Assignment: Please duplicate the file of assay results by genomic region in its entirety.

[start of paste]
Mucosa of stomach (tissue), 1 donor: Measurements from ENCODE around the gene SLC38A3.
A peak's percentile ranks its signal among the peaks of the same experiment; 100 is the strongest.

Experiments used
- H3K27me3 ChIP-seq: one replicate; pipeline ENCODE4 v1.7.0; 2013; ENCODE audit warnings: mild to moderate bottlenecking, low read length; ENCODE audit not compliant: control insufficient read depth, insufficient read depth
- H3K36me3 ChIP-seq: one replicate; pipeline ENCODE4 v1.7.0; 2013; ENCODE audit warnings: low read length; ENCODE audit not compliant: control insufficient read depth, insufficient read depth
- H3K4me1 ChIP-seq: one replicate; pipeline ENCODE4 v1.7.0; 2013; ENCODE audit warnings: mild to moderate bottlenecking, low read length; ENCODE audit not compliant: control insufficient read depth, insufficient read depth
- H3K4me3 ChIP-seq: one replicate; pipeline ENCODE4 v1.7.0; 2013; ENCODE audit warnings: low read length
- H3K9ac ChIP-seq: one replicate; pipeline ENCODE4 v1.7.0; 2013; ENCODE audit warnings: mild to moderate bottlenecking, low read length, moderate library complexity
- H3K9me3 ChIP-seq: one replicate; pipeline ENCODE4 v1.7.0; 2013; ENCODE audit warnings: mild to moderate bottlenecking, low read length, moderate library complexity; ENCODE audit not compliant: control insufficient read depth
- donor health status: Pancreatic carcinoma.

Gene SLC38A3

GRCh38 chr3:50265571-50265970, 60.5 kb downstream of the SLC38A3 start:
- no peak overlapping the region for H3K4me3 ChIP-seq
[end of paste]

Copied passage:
Mucosa of stomach (tissue), 1 donor: Measurements from ENCODE around the gene SLC38A3.
A peak's percentile ranks its signal among the peaks of the same experiment; 100 is the strongest.

Experiments used
- H3K27me3 ChIP-seq: one replicate; pipeline ENCODE4 v1.7.0; 2013; ENCODE audit warnings: mild to moderate bottlenecking, low read length; ENCODE audit not compliant: control insufficient read depth, insufficient read depth
- H3K36me3 ChIP-seq: one replicate; pipeline ENCODE4 v1.7.0; 2013; ENCODE audit warnings: low read length; ENCODE audit not compliant: control insufficient read depth, insufficient read depth
- H3K4me1 ChIP-seq: one replicate; pipeline ENCODE4 v1.7.0; 2013; ENCODE audit warnings: mild to moderate bottlenecking, low read length; ENCODE audit not compliant: control insufficient read depth, insufficient read depth
- H3K4me3 ChIP-seq: one replicate; pipeline ENCODE4 v1.7.0; 2013; ENCODE audit warnings: low read length
- H3K9ac ChIP-seq: one replicate; pipeline ENCODE4 v1.7.0; 2013; ENCODE audit warnings: mild to moderate bottlenecking, low read length, moderate library complexity
- H3K9me3 ChIP-seq: one replicate; pipeline ENCODE4 v1.7.0; 2013; ENCODE audit warnings: mild to moderate bottlenecking, low read length, moderate library complexity; ENCODE audit not compliant: control insufficient read depth
- donor health status: Pancreatic carcinoma.

Gene SLC38A3

GRCh38 chr3:50265571-50265970, 60.5 kb downstream of the SLC38A3 start:
- no peak overlapping the region for H3K4me3 ChIP-seq